|David Sherman/NBAE via Getty Images|
Jefferson for Boozer
After losing top scorer and rebounder Carlos Boozer to Chicago, Utah adroitly regrouped by dealing for Jefferson (pictured), who is three years younger and is getting paid less annually on a shorter contract. Yes, there are legitimate questions about Jefferson's passing and defense (where Boozer, too, has had his problems). But he's also never had a decent supporting cast, let alone a point guard like Deron Williams or a versatile help defender like Andrei Kirilenko alongside him.
Bell for Matthews
Another ingenious plug-in for Jazz GM Kevin O'Connor. Instead of matching Portland's five-year, $34 million offer for last year's feel-good story in Matthews, O'Connor signed Raja Bell to a much cheaper, shorter deal of three years and $10 million. Bell, 33, is older and has less upside, but he remains a quality defender who has performed well deep into the playoffs and whose career 41.1-percent three-point field-goal accuracy also takes some of the sting out of Kyle Korver's departure.
Credit Paul Millsap for willingly coming off the bench behind Boozer last season and backing up his big contract with stellar play and no complaints. With Jefferson able to play some center, especially as Mehmet Okur recovers from his Achilles injury, Millsap will play more and the Jazz will be better for it.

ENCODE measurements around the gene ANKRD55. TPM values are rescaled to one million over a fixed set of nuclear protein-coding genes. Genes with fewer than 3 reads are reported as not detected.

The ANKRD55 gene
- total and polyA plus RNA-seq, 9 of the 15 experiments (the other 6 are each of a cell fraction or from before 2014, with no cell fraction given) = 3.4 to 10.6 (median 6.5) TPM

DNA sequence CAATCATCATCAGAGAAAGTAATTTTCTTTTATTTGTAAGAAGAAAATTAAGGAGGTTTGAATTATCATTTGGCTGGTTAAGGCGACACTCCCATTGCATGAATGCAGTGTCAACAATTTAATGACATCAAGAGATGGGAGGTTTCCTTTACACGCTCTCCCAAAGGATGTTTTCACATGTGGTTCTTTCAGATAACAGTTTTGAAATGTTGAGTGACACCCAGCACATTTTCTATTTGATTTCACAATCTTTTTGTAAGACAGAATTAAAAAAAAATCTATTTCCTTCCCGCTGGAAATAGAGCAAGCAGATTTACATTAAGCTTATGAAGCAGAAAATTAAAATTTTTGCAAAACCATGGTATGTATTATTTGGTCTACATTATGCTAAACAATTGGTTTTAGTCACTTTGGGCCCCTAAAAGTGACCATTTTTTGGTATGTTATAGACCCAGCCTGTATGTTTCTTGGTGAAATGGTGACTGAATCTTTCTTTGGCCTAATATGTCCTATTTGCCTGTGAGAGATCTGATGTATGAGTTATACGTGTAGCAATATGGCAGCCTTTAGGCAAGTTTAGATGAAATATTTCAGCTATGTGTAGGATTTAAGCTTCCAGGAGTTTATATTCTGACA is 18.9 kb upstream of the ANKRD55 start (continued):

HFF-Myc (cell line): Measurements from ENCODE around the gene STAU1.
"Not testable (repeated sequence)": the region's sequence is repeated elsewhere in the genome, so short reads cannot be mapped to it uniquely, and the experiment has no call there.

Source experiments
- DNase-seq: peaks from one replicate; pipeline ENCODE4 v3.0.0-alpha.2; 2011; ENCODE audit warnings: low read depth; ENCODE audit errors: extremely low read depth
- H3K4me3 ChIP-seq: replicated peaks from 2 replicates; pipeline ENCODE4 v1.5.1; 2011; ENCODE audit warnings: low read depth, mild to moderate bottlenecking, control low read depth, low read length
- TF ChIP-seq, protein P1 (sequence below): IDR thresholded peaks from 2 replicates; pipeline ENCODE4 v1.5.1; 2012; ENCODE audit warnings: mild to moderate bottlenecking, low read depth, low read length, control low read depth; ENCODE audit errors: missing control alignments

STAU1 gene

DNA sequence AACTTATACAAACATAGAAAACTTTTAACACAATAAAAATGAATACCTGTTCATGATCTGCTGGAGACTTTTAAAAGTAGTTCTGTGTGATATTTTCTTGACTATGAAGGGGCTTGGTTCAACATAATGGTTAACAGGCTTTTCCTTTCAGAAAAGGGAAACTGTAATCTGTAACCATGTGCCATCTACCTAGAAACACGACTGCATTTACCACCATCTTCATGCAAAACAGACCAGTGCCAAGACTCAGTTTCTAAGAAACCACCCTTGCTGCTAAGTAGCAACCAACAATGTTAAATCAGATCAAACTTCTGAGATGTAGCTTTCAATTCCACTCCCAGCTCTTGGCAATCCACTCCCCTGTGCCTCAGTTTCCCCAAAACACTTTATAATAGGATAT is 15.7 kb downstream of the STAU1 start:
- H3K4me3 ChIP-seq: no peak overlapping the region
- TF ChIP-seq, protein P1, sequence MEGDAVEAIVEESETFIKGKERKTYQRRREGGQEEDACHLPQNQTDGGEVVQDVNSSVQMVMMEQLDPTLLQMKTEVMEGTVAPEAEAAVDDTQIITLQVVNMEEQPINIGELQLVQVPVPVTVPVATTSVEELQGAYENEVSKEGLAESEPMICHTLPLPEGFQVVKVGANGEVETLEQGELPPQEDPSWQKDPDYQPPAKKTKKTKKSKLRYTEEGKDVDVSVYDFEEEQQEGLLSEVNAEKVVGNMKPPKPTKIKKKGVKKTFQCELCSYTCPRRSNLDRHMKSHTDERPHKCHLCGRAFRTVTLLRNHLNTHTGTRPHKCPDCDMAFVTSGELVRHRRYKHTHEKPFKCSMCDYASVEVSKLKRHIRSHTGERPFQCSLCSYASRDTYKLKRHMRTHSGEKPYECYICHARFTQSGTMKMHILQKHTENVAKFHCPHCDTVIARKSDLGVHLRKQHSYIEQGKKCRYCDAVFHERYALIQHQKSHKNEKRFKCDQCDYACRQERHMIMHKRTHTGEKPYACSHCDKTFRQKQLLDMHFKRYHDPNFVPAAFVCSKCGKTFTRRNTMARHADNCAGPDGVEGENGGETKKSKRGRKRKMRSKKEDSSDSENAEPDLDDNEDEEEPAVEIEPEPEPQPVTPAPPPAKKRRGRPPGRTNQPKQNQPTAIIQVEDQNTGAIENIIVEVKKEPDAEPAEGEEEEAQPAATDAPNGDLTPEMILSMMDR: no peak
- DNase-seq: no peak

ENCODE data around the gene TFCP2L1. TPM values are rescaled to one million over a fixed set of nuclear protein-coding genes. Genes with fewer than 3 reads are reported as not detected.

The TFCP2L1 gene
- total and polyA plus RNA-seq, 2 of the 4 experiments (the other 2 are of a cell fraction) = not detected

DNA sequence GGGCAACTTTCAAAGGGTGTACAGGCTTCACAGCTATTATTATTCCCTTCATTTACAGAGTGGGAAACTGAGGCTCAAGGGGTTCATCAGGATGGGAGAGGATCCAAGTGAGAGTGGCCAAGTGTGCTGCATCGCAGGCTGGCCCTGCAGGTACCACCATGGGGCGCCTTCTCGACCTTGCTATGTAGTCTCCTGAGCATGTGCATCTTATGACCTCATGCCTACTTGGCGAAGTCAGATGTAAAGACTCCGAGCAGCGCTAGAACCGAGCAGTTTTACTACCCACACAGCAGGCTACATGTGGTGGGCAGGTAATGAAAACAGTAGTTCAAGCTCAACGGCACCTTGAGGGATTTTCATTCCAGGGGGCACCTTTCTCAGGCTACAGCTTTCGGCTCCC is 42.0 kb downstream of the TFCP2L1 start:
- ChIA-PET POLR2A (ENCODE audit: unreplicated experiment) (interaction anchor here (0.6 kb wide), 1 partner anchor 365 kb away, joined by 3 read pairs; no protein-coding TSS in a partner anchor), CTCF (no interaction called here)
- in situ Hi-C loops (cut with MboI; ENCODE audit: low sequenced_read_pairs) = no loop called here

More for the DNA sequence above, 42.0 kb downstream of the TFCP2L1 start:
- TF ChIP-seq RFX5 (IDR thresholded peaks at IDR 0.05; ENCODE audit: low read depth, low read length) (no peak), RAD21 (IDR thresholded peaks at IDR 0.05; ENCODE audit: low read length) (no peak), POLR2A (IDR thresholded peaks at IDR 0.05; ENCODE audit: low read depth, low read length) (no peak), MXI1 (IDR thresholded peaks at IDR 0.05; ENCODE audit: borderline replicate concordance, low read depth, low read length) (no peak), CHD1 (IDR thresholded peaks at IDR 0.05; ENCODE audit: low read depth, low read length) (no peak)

WHAT WENT WRONG
A strip-mined roster
Despite O'Connor's agile recovery plans, the Jazz hemorrhaged too many players during the offseason. Starters Boozer and Matthews and a top reserve in Korver made up three of the top eight in Jerry Sloan's rotation. Add in the deadline trade of Ronnie Brewer and the uncertainty of Okur's return to full health, and the number of experienced hands that can be counted on is further diminished.
No upgrade behind Williams
Williams is more of a bruiser than a finesse-oriented point guard. His rugged frame is well-suited to Sloan's style of multiple picks on offense and plentiful fouls on defense -- as long as he stays healthy. It's a steep drop-off from Williams to Ronnie Price and Sundiata Gaines, but the Jazz stood pat with their backups through the draft and the first month of free agency. Sacrificing Maynor to get under the luxury-tax threshold last year could come back to haunt them.
This could be a straight "A" if Jefferson blossoms with better support, Bell hasn't lost too much and Butler sharpshooter Gordon Hayward is more NBA-ready than his body suggests. But Jefferson and Bell, in particular, are worthy gambles that cost less and are a better fit with the existing personnel.